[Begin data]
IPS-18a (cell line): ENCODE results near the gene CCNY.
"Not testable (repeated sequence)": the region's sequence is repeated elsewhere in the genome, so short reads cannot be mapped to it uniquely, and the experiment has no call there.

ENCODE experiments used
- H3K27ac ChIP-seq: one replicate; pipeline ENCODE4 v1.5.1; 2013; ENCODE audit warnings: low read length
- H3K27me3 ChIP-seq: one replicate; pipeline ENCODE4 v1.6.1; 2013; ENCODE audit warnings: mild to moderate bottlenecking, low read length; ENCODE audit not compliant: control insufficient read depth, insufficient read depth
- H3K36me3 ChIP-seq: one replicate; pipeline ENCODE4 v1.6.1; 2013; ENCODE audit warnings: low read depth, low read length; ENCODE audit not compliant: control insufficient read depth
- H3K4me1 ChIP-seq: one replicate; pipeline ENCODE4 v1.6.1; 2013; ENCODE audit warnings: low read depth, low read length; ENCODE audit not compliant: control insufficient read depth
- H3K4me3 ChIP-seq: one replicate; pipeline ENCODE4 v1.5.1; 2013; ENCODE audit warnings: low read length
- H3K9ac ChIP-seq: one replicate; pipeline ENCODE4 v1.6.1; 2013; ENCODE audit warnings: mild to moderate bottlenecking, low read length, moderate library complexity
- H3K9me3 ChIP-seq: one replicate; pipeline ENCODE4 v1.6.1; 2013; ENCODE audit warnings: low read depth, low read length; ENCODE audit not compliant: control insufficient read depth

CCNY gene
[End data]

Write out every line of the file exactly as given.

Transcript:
IPS-18a (cell line): ENCODE results near the gene CCNY.
"Not testable (repeated sequence)": the region's sequence is repeated elsewhere in the genome, so short reads cannot be mapped to it uniquely, and the experiment has no call there.

ENCODE experiments used
- H3K27ac ChIP-seq: one replicate; pipeline ENCODE4 v1.5.1; 2013; ENCODE audit warnings: low read length
- H3K27me3 ChIP-seq: one replicate; pipeline ENCODE4 v1.6.1; 2013; ENCODE audit warnings: mild to moderate bottlenecking, low read length; ENCODE audit not compliant: control insufficient read depth, insufficient read depth
- H3K36me3 ChIP-seq: one replicate; pipeline ENCODE4 v1.6.1; 2013; ENCODE audit warnings: low read depth, low read length; ENCODE audit not compliant: control insufficient read depth
- H3K4me1 ChIP-seq: one replicate; pipeline ENCODE4 v1.6.1; 2013; ENCODE audit warnings: low read depth, low read length; ENCODE audit not compliant: control insufficient read depth
- H3K4me3 ChIP-seq: one replicate; pipeline ENCODE4 v1.5.1; 2013; ENCODE audit warnings: low read length
- H3K9ac ChIP-seq: one replicate; pipeline ENCODE4 v1.6.1; 2013; ENCODE audit warnings: mild to moderate bottlenecking, low read length, moderate library complexity
- H3K9me3 ChIP-seq: one replicate; pipeline ENCODE4 v1.6.1; 2013; ENCODE audit warnings: low read depth, low read length; ENCODE audit not compliant: control insufficient read depth

CCNY gene